My first reaction was, "This work is very good, but it's not really my style." It looked too refined, too technically perfect for someone like me, whose tastes are a little more lowbrow. I'm more of a street/punk/comic art sort of a guy. And Mia's art is definitely not those things. It is "fine" art.
The exhibit features large oil paintings of women covered with various see-through sheets. I took painting classes at Fullerton College and know how damn hard it is to paint realistic-looking fabric, let alone see-through fabric, so I was impressed with Tavonatti's technical skill. She knows figures and she knows fabric.
But then, after a stroll through the gallery, I came upon Mia's artist statement, which is this:
Remove a veil or covering. Reveal.
No matter what has transpired during my life, one thing has remained constant, my conversation with the Divine. This dialogue has written itself into my work since I picked up my first crayon. Over the years, my personal spirituality has been developed, explored and revealed through my content and my craft. It is here that I reach for the Ideal...where I seek perfection and marry above with below, male with female, light with shadow...here where I adventure beyond the veil the discover the beauty that lies beyond the illusion. Material and spirit dance and romance in my work, fall in love, divide and depart, build up and tear down and forge the alchemical fires that enable and create a fertile ground where transformation occurs and a greater, higher love is discovered. The soul, once lost but now found, is liberated after lying dormant for years beneath the surface of emotional waters too deep to tread. Through the reunion of body and spirit, the veil is transformed from cocoon, shield and armor to wings, the vehicle for flight, empowered by the flow of running waters that pull me back to my Self...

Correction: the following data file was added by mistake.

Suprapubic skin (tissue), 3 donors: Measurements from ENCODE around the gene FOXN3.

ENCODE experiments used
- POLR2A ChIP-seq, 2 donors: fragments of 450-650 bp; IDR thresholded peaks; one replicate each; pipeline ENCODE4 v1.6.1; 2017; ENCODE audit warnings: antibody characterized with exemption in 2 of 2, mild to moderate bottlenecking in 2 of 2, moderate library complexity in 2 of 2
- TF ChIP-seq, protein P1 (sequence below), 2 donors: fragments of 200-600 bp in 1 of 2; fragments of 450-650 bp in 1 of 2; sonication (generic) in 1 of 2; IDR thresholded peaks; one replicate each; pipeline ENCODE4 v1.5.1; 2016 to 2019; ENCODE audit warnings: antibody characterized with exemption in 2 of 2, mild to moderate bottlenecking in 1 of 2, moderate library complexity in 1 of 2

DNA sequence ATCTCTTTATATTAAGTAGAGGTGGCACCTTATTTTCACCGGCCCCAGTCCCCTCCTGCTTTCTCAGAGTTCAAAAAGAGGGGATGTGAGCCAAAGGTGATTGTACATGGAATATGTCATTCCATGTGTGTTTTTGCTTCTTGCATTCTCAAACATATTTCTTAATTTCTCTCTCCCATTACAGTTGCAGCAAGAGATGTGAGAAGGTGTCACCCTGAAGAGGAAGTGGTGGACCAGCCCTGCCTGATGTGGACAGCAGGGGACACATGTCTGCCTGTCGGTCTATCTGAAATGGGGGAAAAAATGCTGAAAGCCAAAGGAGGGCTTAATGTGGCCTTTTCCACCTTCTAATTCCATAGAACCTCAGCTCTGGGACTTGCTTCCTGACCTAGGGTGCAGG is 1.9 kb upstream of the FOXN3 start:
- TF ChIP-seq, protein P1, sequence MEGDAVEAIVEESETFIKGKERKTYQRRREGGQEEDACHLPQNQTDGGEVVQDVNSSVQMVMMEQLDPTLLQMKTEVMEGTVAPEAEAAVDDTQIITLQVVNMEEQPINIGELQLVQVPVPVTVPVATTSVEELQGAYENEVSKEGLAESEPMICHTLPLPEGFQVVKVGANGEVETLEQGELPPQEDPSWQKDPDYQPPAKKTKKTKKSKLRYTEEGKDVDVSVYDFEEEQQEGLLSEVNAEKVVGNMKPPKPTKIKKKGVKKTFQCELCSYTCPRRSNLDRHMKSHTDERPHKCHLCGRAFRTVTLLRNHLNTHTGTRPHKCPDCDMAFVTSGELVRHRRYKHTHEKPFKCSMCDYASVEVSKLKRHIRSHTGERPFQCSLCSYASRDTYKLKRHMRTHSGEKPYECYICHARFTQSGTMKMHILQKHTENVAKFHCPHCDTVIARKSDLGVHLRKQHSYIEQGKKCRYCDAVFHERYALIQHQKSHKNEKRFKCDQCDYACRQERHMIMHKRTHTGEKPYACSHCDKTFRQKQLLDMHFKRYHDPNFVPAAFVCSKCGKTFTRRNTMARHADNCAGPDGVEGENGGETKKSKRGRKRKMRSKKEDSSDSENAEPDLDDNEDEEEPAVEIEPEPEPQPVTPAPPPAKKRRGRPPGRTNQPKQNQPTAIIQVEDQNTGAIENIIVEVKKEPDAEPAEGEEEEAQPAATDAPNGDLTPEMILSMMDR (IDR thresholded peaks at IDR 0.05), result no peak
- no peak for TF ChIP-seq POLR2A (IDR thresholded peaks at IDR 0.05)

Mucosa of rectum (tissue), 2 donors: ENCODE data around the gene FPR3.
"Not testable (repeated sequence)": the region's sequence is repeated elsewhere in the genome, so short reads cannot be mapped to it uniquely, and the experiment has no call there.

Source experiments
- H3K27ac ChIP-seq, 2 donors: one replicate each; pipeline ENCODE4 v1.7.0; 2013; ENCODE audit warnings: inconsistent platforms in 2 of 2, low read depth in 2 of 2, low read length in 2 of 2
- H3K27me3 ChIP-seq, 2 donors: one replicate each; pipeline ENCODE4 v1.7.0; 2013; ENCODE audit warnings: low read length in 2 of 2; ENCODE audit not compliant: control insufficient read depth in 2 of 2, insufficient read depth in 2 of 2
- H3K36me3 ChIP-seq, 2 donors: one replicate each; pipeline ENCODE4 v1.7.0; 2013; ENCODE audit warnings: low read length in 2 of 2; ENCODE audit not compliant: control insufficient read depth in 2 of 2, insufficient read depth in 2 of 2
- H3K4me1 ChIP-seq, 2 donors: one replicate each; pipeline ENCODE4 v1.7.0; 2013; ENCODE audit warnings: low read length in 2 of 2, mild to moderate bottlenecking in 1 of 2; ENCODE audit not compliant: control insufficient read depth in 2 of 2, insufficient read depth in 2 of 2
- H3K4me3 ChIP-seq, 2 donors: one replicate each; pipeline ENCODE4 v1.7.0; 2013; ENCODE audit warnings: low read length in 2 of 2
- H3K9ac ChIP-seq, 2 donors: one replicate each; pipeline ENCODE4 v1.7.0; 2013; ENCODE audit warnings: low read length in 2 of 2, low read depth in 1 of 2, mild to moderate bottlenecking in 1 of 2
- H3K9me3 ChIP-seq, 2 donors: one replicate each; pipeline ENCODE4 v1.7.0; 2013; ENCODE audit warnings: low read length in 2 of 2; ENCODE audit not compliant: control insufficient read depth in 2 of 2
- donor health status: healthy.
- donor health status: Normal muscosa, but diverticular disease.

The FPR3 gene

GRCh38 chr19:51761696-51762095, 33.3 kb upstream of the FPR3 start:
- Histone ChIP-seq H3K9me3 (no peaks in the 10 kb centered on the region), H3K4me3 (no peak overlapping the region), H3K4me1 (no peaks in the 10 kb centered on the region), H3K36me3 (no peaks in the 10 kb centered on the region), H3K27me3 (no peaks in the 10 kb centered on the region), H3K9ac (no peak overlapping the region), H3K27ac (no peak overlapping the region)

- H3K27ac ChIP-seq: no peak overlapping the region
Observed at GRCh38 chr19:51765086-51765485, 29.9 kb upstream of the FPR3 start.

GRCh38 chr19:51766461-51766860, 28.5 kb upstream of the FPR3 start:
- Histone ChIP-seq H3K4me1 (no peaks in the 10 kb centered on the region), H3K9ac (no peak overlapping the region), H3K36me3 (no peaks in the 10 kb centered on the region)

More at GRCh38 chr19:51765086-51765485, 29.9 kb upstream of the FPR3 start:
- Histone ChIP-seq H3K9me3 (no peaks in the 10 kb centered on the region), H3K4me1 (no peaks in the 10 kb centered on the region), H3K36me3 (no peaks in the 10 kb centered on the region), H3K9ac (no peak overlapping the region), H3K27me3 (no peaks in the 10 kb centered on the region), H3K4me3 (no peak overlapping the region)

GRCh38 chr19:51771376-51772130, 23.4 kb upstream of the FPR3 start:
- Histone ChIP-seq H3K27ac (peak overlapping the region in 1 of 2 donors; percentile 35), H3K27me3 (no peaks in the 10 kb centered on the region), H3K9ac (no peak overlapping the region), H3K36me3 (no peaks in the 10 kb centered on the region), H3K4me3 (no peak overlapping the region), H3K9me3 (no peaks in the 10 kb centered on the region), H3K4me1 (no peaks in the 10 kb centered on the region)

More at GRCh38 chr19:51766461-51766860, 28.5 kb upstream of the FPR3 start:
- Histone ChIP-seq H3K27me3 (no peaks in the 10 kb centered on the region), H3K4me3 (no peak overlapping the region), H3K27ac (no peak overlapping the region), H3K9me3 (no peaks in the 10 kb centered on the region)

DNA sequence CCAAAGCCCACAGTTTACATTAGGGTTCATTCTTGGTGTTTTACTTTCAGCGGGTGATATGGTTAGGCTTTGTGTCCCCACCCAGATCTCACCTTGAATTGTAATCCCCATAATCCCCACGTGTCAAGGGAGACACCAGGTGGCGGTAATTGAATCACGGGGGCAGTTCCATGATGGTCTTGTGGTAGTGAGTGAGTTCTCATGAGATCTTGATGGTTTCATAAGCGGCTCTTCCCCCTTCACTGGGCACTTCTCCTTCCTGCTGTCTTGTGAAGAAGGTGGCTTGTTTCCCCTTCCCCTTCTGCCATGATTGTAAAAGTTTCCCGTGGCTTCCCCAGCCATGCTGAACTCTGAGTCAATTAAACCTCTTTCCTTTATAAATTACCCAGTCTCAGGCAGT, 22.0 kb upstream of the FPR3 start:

After reading that, I felt compelled to take another stroll through the gallery. I was reminded of the fact that part of art appreciation is understanding context. In class this morning, we were talking about a specific WPA mural in Fullerton that was painted during the Great Depression, and how understanding what was happening locally during the Depression deepens our understanding of the mural. I suppose the same happened for me with Mia's paintings. Understanding the philosophy beneath the surface of her paintings helped me see them as more than just masterful technical exercises. They are an expression of her spirituality, and they are very beautiful when viewed in this light.